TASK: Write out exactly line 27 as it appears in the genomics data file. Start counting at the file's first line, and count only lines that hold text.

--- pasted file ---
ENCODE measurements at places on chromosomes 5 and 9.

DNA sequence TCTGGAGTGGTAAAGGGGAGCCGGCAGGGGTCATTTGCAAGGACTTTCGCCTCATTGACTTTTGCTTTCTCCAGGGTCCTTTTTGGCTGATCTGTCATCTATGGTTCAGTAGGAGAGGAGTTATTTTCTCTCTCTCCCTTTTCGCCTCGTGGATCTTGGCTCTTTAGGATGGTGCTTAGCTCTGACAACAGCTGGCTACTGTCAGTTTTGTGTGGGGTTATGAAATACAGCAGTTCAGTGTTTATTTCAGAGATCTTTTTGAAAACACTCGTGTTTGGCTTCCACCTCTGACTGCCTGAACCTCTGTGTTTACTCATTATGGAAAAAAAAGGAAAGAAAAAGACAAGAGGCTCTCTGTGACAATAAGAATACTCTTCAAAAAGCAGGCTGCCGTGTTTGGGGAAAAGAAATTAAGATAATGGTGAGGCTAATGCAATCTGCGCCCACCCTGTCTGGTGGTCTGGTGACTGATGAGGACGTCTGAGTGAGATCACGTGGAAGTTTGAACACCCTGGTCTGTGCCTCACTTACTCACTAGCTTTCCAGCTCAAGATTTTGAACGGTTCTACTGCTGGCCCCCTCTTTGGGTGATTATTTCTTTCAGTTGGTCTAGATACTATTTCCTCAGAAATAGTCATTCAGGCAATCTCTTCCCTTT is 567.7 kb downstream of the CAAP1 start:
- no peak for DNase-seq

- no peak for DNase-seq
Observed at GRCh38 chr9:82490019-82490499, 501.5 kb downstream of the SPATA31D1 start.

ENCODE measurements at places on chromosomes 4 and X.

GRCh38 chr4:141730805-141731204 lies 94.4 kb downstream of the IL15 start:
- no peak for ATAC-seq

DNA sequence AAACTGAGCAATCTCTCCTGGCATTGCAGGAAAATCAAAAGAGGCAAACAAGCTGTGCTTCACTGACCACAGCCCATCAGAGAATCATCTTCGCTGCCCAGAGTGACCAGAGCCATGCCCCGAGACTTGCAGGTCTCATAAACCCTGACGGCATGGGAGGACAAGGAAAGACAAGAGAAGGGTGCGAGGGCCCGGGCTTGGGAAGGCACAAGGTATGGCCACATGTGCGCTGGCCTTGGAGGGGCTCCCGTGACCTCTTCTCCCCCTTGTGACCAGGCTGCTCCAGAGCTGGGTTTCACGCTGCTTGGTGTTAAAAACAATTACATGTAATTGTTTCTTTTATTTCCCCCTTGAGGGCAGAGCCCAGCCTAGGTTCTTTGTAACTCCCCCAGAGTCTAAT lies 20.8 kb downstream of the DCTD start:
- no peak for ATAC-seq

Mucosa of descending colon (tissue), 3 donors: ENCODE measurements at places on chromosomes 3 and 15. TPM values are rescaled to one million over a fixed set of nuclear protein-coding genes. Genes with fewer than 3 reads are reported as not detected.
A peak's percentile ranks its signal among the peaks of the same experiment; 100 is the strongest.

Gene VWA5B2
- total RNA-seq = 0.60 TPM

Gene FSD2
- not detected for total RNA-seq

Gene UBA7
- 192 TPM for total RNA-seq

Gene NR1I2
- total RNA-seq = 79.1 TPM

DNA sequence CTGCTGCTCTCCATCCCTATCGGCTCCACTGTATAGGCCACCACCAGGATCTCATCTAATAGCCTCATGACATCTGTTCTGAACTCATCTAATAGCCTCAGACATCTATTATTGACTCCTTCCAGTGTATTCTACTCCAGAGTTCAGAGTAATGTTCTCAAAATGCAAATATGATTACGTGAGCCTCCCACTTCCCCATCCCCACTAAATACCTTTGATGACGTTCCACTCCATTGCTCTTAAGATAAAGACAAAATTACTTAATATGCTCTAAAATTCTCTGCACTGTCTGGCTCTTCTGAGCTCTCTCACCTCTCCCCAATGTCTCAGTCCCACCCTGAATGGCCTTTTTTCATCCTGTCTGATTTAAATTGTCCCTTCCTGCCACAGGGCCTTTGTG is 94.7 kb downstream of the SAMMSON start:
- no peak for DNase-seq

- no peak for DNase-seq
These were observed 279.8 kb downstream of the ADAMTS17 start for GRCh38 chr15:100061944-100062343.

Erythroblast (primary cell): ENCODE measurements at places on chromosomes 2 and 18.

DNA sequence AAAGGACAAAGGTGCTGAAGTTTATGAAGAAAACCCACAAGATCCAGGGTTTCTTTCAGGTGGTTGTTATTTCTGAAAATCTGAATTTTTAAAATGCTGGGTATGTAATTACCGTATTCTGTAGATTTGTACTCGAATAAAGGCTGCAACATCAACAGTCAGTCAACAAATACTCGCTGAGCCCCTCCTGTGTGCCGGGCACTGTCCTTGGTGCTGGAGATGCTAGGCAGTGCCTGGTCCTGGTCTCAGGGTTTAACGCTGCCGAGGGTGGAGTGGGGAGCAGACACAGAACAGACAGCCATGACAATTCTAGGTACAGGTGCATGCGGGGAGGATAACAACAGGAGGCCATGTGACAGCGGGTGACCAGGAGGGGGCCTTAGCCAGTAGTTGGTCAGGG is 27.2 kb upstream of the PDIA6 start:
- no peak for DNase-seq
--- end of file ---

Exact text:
- no peak for DNase-seq